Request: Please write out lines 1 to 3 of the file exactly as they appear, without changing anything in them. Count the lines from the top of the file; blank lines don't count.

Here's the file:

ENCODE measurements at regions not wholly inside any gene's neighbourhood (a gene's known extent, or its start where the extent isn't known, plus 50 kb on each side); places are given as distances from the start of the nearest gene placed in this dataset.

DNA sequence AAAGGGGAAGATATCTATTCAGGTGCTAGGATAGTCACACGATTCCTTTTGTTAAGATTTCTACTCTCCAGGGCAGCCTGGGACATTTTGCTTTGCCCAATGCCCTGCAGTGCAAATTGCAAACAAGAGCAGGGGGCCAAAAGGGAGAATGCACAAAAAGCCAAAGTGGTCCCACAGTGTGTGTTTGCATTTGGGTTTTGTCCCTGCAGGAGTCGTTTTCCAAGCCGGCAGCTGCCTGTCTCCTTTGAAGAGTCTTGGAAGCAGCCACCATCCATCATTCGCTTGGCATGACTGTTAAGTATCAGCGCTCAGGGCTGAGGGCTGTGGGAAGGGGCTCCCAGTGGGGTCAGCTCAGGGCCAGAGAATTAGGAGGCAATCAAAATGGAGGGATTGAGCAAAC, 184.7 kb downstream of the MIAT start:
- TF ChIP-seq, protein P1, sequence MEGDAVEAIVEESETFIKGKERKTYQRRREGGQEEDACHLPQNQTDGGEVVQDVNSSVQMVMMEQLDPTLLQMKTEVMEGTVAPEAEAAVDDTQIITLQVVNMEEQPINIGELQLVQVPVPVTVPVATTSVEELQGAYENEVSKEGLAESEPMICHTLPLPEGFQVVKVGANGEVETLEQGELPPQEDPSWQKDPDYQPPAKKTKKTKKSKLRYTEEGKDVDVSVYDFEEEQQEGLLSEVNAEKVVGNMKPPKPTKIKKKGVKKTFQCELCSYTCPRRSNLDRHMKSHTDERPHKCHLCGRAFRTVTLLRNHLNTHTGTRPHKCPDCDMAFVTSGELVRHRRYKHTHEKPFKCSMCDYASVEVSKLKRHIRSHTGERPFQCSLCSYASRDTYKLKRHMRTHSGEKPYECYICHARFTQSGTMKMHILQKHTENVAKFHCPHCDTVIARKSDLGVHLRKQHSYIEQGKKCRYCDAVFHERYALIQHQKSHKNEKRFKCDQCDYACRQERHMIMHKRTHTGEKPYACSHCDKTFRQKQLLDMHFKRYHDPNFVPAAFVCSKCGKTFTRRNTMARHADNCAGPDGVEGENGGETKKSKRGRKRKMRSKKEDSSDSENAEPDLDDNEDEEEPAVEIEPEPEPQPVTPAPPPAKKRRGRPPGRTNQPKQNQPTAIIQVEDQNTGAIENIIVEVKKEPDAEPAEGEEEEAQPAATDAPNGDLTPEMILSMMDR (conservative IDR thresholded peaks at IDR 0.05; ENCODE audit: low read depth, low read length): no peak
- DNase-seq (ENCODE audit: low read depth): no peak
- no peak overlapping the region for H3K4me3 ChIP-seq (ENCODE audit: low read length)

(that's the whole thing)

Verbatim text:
ENCODE measurements at regions not wholly inside any gene's neighbourhood (a gene's known extent, or its start where the extent isn't known, plus 50 kb on each side); places are given as distances from the start of the nearest gene placed in this dataset.

DNA sequence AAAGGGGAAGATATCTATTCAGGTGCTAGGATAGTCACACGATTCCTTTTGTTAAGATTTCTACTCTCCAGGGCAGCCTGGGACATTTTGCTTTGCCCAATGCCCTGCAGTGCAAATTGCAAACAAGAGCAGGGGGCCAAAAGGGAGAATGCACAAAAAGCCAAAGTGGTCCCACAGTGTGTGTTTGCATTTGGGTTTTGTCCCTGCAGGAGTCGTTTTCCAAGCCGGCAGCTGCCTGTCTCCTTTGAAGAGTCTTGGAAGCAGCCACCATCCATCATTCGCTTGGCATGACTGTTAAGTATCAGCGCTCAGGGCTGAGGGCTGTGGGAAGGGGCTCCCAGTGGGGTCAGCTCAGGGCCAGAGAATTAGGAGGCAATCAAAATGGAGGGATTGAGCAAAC, 184.7 kb downstream of the MIAT start:
- TF ChIP-seq, protein P1, sequence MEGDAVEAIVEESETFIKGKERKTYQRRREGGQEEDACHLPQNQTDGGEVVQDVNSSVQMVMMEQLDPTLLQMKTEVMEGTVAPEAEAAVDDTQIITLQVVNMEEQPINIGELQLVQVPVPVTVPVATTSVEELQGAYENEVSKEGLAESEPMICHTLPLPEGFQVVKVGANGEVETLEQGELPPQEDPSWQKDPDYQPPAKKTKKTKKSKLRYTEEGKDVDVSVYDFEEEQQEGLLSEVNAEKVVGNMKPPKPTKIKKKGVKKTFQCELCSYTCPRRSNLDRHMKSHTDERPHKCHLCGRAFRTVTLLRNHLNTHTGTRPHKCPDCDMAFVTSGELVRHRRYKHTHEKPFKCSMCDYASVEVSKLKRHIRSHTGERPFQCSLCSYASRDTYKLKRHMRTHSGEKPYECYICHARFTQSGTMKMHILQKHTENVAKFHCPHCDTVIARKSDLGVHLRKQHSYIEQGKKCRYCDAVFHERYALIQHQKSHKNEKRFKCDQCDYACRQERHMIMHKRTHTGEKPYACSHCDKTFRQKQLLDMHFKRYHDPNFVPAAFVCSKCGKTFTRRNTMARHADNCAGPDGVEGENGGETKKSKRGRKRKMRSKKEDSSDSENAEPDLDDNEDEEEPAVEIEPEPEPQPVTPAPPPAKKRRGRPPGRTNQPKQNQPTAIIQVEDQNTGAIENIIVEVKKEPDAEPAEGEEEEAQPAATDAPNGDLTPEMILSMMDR (conservative IDR thresholded peaks at IDR 0.05; ENCODE audit: low read depth, low read length): no peak